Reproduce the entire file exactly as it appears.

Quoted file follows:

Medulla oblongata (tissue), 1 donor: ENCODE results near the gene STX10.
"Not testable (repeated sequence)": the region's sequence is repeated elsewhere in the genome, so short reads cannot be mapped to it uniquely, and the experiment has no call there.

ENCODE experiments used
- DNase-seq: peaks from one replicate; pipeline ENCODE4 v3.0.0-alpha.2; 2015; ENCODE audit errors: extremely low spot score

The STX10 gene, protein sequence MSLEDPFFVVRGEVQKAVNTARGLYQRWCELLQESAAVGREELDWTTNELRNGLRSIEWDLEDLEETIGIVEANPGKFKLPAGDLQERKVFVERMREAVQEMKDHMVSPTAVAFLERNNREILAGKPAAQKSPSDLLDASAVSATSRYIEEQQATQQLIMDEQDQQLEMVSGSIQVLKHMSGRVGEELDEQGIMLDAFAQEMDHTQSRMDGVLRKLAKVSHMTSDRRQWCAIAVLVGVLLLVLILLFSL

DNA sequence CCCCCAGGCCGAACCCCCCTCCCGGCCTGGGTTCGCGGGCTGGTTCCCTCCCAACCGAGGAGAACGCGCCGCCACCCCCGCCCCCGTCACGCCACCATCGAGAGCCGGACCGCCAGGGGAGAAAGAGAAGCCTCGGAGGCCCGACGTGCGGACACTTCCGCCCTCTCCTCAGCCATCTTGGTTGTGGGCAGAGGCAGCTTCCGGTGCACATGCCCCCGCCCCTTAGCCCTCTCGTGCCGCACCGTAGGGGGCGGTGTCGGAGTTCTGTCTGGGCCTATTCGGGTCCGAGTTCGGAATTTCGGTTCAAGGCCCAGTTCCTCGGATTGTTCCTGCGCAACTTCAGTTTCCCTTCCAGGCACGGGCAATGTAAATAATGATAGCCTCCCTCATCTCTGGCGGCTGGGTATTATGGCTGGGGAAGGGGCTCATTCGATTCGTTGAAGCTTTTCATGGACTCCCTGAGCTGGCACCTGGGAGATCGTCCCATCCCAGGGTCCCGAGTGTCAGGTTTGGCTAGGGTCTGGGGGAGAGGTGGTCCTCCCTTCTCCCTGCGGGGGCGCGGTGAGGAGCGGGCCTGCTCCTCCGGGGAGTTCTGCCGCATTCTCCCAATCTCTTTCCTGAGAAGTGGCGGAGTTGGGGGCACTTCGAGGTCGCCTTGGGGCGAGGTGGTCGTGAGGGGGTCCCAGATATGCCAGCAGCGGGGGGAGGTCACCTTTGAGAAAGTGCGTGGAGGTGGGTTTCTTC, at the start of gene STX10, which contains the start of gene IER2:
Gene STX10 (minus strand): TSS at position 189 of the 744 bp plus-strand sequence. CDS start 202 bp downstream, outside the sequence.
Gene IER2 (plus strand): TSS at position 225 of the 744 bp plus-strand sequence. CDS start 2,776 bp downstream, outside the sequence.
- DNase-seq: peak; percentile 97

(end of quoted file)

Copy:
Medulla oblongata (tissue), 1 donor: ENCODE results near the gene STX10.
"Not testable (repeated sequence)": the region's sequence is repeated elsewhere in the genome, so short reads cannot be mapped to it uniquely, and the experiment has no call there.

ENCODE experiments used
- DNase-seq: peaks from one replicate; pipeline ENCODE4 v3.0.0-alpha.2; 2015; ENCODE audit errors: extremely low spot score

The STX10 gene, protein sequence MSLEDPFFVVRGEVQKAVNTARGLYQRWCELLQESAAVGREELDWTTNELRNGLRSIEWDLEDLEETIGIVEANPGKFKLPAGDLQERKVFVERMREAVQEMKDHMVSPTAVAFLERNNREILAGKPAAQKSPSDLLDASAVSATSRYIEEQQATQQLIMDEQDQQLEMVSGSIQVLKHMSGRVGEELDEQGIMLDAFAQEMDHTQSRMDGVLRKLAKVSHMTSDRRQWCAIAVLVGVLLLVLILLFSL

DNA sequence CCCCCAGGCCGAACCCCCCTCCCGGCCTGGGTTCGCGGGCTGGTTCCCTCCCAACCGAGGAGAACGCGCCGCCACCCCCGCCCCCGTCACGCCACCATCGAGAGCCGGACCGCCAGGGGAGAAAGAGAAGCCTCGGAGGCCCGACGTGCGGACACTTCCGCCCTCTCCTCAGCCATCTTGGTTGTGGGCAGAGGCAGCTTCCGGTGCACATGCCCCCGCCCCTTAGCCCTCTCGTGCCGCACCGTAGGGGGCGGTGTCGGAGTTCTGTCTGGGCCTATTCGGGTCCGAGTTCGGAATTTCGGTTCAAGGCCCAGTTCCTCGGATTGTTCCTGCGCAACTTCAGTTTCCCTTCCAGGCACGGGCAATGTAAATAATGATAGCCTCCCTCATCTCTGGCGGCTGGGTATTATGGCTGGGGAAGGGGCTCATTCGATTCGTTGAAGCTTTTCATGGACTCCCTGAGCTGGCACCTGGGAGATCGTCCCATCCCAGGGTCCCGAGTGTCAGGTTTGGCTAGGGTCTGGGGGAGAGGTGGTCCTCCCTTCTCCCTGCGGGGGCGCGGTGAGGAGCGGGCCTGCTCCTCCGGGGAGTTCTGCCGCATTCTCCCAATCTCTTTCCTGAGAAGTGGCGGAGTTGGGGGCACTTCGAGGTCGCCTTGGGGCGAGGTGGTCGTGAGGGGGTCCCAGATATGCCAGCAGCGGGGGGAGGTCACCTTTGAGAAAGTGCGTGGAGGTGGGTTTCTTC, at the start of gene STX10, which contains the start of gene IER2:
Gene STX10 (minus strand): TSS at position 189 of the 744 bp plus-strand sequence. CDS start 202 bp downstream, outside the sequence.
Gene IER2 (plus strand): TSS at position 225 of the 744 bp plus-strand sequence. CDS start 2,776 bp downstream, outside the sequence.
- DNase-seq: peak; percentile 97